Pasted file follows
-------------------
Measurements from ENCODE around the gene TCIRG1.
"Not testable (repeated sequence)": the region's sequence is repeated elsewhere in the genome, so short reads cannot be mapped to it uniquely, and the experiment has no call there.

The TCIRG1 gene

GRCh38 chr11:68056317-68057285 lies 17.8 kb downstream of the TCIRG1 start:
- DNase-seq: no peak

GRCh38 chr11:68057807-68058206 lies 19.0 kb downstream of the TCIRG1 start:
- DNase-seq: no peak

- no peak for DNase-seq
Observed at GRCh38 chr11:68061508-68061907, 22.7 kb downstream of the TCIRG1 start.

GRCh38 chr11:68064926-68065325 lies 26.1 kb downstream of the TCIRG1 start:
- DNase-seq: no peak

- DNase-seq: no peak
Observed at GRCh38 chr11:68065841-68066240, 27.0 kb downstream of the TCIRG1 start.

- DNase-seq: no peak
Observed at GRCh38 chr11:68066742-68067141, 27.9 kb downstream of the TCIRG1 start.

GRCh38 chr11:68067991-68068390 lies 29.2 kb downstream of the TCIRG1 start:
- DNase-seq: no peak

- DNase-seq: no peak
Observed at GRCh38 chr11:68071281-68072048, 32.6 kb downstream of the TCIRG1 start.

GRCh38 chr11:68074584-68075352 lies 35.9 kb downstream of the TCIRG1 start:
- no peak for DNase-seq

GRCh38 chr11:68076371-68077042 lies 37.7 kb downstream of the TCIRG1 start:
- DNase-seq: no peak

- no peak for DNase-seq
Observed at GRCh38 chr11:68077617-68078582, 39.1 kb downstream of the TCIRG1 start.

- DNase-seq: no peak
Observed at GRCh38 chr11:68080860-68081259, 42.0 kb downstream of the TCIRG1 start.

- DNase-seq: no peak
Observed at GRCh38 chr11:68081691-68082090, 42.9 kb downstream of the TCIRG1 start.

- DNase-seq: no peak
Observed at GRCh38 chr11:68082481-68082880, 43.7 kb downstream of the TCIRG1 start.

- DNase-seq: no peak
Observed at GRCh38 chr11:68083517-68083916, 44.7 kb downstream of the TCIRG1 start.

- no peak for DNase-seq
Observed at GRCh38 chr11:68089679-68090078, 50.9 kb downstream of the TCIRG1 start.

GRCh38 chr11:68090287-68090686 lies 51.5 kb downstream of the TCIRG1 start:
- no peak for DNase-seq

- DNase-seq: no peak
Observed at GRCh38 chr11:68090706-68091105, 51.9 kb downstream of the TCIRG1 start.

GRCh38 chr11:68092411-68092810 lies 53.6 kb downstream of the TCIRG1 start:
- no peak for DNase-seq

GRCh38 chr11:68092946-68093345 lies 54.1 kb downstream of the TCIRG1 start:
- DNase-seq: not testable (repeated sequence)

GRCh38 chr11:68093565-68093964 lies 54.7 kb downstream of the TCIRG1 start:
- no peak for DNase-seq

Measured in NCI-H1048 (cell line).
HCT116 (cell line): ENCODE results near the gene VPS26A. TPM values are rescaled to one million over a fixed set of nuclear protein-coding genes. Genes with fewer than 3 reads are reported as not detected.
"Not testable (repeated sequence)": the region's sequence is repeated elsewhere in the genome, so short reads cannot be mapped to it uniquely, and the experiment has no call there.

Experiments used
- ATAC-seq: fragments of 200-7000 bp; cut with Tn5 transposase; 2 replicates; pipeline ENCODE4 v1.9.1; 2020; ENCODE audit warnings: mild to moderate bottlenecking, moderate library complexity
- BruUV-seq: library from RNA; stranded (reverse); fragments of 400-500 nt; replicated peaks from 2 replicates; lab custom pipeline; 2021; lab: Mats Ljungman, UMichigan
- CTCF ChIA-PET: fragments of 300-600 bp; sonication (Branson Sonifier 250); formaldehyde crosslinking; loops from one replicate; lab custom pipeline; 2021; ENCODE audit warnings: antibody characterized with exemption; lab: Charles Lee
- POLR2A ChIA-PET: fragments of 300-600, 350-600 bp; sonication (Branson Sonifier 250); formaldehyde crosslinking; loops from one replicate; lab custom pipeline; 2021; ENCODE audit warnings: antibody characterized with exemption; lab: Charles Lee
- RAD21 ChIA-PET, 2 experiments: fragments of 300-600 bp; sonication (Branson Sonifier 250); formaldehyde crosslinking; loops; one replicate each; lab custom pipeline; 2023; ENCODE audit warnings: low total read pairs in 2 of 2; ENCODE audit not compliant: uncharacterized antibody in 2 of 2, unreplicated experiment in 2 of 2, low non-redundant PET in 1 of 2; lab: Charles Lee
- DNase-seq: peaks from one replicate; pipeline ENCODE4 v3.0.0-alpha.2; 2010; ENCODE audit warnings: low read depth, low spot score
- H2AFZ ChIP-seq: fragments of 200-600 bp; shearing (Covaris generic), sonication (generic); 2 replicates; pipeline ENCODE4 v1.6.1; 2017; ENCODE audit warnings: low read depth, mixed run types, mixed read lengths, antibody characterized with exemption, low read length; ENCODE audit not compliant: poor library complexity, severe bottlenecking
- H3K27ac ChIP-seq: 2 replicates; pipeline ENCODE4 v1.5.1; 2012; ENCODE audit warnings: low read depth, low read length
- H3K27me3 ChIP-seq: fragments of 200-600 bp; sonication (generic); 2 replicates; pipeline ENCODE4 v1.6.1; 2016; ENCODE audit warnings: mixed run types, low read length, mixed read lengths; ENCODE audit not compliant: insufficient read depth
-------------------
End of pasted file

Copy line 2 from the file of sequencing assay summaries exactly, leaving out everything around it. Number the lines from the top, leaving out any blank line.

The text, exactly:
"Not testable (repeated sequence)": the region's sequence is repeated elsewhere in the genome, so short reads cannot be mapped to it uniquely, and the experiment has no call there.